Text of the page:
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Am J Physiol Gastrointest Liver Physiol. 2011 Sep;301(3):G580-9. doi: 10.1152/ajpgi.00182.2011. Epub 2011 Jun 30.

Role of astrocytes and altered regulation of spinal glutamatergic neurotransmission in stress-induced visceral hyperalgesia in rats.

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Center for Neurobiology of Stress, University of California, Los Angeles David Geffen School of Medicine, Digestive Diseases Division, CA 90073, USA.

Erratum in

  • Am J Physiol Gastrointest Liver Physiol. 2011 Nov;301(5):G942. Karagiannidis, Iordanes [corrected to Karagiannides, Iordanes].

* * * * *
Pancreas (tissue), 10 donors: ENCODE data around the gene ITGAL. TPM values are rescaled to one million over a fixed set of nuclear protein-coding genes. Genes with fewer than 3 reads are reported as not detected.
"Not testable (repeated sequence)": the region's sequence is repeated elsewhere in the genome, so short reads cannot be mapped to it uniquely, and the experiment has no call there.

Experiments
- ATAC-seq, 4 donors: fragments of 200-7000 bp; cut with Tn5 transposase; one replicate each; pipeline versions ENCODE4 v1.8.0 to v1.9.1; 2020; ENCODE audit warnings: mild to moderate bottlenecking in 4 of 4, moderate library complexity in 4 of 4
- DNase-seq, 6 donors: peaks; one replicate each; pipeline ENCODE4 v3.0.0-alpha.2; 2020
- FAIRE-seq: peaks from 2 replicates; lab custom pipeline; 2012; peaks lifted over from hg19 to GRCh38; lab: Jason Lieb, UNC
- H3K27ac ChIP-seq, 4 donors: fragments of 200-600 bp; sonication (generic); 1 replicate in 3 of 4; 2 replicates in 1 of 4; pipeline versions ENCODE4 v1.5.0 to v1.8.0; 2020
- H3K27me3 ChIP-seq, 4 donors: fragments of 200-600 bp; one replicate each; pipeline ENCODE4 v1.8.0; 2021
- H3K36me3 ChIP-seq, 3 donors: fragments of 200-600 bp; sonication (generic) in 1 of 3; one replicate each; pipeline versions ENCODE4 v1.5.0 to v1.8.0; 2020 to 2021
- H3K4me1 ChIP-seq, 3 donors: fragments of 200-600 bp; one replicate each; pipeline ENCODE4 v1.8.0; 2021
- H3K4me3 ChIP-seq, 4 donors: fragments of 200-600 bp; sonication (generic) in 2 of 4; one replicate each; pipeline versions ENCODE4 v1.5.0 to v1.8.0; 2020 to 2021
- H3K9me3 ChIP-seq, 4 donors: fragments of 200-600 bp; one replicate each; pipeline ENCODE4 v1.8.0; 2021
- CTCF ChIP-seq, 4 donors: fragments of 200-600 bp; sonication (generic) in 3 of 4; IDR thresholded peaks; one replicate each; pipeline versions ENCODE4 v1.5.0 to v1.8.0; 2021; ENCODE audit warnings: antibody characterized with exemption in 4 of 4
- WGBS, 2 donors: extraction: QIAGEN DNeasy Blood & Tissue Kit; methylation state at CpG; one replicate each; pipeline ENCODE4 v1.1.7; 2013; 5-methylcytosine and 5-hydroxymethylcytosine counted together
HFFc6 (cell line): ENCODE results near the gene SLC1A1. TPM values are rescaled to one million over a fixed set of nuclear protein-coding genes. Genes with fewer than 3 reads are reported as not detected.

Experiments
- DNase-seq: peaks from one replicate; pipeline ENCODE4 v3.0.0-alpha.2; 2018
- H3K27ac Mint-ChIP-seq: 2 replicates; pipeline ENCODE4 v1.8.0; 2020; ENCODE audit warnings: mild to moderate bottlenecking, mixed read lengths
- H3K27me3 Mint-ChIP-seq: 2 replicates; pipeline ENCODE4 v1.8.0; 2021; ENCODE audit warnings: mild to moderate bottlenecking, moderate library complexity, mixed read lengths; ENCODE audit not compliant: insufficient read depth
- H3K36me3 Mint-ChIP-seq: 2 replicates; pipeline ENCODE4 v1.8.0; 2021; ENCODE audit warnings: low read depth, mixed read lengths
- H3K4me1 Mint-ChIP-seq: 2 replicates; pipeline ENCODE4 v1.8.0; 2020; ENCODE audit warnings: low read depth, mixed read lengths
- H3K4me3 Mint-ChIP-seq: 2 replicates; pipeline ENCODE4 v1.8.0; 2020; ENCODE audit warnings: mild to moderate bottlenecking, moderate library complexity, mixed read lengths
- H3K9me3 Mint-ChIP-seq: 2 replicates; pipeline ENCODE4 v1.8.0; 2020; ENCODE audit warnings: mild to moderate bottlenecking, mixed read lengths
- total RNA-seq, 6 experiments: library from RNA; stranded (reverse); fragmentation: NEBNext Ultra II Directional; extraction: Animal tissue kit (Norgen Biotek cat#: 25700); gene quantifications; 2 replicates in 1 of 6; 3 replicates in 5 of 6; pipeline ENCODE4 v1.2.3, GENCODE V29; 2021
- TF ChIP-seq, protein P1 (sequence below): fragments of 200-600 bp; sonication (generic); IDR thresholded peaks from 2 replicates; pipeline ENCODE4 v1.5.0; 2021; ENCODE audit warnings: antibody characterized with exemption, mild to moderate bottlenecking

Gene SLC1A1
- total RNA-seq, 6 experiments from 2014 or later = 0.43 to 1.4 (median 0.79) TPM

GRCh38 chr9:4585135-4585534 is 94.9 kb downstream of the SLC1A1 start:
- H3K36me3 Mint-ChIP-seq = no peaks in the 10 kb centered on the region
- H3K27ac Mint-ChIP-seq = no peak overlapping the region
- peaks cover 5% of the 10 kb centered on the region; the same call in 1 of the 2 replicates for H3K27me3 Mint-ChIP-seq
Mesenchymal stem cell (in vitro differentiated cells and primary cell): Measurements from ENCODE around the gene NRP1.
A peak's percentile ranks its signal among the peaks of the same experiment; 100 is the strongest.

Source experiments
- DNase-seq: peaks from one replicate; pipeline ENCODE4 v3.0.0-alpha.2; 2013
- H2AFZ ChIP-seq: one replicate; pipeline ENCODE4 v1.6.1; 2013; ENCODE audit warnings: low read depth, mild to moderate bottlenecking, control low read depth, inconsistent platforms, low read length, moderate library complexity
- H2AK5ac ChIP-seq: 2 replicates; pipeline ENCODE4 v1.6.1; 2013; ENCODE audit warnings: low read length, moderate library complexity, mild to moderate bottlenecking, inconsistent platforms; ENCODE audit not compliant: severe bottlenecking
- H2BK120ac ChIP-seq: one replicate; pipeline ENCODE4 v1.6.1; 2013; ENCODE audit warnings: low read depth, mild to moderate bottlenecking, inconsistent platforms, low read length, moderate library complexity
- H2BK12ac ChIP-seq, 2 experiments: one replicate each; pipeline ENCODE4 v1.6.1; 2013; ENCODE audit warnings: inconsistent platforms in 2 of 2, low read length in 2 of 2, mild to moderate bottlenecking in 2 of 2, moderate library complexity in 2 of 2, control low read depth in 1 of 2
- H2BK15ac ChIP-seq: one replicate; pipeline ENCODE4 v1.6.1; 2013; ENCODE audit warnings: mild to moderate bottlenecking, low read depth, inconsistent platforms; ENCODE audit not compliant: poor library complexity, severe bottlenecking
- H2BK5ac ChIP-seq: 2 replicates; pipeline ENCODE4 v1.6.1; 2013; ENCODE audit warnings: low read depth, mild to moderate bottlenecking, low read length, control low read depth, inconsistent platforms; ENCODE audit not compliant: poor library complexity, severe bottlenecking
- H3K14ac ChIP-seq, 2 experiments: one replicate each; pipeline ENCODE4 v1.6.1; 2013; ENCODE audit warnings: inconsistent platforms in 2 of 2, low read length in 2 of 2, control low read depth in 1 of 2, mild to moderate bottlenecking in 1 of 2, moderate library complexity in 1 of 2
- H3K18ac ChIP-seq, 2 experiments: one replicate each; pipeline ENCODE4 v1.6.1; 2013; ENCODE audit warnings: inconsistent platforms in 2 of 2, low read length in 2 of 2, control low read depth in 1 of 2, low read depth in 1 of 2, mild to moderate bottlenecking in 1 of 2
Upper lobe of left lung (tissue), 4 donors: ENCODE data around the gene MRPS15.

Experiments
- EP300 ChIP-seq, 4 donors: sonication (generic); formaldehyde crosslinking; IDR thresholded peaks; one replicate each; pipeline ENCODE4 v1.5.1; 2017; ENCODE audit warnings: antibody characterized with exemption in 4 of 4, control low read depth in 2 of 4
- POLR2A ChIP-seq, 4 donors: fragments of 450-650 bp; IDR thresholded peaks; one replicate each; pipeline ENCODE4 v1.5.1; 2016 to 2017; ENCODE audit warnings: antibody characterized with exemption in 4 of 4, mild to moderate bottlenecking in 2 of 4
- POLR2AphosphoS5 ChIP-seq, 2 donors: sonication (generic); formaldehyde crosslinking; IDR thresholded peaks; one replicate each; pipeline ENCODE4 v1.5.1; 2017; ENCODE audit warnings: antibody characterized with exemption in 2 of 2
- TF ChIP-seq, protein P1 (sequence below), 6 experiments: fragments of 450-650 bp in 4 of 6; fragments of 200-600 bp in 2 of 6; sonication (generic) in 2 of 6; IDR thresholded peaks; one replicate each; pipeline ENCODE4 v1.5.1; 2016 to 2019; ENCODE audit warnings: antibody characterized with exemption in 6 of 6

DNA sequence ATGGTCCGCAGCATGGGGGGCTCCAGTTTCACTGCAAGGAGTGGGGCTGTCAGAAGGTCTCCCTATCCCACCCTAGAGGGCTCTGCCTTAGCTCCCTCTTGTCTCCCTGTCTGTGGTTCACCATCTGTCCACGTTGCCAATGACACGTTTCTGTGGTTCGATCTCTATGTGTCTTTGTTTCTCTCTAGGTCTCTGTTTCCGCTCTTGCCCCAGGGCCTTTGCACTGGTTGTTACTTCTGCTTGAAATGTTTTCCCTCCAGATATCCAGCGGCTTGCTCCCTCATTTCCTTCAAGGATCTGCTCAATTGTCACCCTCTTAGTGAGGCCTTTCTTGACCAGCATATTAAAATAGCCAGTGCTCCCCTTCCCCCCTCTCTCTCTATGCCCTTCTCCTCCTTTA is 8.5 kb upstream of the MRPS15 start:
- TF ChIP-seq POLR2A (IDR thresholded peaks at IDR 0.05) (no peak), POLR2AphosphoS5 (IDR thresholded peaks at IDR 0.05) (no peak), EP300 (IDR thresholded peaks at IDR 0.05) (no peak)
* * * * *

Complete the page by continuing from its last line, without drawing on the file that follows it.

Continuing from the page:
Glutamate (Glu) is the primary excitatory neurotransmitter in the central nervous system and plays a critical role in the neuroplasticity of nociceptive networks. We aimed to examine the role of spinal astroglia in the modulation of glutamatergic neurotransmission in a model of chronic psychological stress-induced visceral hyperalgesia in male Wistar rats. We assessed the effect of chronic stress on different glial Glu control mechanisms in the spinal cord including N-methyl-d-aspartate receptors (NMDARs), glial Glu transporters (GLT1 and GLAST), the Glu conversion enzyme glutamine synthetase (GS), and glial fibrillary acidic protein (GFAP). We also tested the effect of pharmacological inhibition of NMDAR activation, of extracellular Glu reuptake, and of astrocyte function on visceral nociceptive response in naive and stressed rats. We observed stress-induced decreased expression of spinal GLT1, GFAP, and GS, whereas GLAST expression was upregulated. Although visceral hyperalgesia was blocked by pharmacological inhibition of spinal NMDARs, we observed no stress effects on NMDAR subunit expression or phosphorylation. The glial modulating agent propentofylline blocked stress-induced visceral hyperalgesia, and blockade of GLT1 function in control rats resulted in enhanced visceral nociceptive response. These findings provide evidence for stress-induced modulation of glia-controlled spinal Glu-ergic neurotransmission and its involvement in chronic stress-induced visceral hyperalgesia. The findings reported in this study demonstrate a unique pattern of stress-induced changes in spinal Glu signaling and metabolism associated with enhanced responses to visceral distension.

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